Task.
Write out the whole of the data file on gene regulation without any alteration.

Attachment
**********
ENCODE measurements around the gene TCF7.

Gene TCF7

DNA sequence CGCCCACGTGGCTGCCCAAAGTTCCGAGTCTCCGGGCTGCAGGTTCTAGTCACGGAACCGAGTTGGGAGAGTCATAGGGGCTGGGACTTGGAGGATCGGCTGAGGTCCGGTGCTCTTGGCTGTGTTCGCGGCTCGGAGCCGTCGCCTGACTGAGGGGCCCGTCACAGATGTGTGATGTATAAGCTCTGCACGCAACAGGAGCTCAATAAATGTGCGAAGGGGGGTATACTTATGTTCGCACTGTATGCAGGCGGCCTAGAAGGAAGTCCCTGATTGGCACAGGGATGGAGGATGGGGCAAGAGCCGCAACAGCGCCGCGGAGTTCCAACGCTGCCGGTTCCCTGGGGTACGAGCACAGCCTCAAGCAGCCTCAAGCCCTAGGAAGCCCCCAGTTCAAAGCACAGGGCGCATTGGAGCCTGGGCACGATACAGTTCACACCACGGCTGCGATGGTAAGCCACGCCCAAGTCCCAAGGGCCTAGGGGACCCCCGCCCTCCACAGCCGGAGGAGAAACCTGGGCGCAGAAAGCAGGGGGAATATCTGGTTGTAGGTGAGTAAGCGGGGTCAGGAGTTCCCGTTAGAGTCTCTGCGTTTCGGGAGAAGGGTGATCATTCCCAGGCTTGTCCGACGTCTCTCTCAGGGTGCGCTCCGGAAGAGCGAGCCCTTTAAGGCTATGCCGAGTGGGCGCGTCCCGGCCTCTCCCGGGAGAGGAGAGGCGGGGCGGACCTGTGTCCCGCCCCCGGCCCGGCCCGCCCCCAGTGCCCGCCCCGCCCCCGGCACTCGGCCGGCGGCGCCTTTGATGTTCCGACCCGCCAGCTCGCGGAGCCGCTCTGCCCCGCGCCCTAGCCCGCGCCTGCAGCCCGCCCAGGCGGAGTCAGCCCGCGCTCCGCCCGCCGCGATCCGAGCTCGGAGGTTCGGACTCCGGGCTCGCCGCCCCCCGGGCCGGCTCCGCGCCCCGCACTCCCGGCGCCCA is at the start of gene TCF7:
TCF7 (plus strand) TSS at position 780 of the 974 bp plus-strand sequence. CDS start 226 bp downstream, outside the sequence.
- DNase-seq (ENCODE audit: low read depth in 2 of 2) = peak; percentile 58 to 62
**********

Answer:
ENCODE measurements around the gene TCF7.

Gene TCF7

DNA sequence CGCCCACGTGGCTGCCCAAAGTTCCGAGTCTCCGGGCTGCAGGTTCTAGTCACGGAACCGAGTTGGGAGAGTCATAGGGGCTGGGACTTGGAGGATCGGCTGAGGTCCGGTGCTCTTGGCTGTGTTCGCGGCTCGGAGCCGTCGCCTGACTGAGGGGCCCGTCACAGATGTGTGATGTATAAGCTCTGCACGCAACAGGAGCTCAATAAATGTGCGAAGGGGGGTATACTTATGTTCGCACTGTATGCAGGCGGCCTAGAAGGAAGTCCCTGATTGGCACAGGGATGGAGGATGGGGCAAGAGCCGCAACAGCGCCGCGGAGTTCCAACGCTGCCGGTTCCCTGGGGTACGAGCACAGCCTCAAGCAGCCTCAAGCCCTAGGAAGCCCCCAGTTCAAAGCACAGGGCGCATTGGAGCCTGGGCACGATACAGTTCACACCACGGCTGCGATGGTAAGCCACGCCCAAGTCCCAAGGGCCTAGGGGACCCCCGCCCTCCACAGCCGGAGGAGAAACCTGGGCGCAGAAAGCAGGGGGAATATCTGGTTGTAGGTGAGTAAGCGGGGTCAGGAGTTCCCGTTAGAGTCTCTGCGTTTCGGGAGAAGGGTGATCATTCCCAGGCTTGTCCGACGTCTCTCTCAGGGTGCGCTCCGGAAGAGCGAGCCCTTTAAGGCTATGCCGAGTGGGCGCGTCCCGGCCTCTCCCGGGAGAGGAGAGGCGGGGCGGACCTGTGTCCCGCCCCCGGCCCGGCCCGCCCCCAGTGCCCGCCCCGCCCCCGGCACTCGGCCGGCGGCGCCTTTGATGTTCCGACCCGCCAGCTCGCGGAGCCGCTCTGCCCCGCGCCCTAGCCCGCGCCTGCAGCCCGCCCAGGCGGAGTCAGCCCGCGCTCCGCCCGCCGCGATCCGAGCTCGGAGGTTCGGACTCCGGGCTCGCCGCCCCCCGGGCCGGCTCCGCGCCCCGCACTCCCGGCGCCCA is at the start of gene TCF7:
TCF7 (plus strand) TSS at position 780 of the 974 bp plus-strand sequence. CDS start 226 bp downstream, outside the sequence.
- DNase-seq (ENCODE audit: low read depth in 2 of 2) = peak; percentile 58 to 62